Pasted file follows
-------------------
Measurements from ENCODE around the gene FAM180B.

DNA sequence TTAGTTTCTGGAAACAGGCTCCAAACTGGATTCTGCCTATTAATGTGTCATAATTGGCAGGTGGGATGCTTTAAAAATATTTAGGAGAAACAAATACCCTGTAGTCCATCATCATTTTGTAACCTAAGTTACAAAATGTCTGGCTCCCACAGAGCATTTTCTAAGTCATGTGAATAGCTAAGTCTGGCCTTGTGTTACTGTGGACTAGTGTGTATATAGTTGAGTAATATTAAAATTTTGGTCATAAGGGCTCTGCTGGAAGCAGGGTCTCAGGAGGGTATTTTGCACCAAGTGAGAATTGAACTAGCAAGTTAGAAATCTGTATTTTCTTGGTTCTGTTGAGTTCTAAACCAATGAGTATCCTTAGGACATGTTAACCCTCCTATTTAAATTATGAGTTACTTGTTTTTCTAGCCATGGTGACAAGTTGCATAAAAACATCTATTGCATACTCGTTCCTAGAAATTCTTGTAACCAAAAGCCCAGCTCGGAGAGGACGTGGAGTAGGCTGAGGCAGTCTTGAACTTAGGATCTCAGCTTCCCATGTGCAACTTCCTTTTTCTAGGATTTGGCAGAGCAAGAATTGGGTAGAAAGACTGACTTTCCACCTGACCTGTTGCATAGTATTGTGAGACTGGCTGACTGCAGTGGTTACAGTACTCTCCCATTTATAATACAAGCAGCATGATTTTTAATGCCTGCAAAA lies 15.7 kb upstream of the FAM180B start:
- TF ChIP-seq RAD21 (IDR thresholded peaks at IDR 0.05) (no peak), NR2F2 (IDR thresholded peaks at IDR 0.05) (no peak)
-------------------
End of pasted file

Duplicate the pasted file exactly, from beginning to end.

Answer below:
Measurements from ENCODE around the gene FAM180B.

DNA sequence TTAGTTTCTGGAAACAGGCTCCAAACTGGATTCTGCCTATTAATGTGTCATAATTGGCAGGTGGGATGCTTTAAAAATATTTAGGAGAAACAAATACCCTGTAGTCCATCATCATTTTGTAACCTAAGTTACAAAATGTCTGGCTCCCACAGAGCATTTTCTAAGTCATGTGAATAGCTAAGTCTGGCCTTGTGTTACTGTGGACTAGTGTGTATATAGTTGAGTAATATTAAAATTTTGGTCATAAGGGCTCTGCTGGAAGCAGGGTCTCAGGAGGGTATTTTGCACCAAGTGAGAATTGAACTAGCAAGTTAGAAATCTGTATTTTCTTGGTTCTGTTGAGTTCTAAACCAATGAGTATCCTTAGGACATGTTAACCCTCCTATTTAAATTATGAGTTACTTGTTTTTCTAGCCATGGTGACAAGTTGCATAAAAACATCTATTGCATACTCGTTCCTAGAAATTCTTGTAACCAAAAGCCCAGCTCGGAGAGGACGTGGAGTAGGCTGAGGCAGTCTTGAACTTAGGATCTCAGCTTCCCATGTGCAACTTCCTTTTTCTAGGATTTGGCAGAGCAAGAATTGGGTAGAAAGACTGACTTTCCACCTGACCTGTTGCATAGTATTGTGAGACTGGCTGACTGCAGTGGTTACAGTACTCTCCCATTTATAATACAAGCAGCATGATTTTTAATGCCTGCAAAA lies 15.7 kb upstream of the FAM180B start:
- TF ChIP-seq RAD21 (IDR thresholded peaks at IDR 0.05) (no peak), NR2F2 (IDR thresholded peaks at IDR 0.05) (no peak)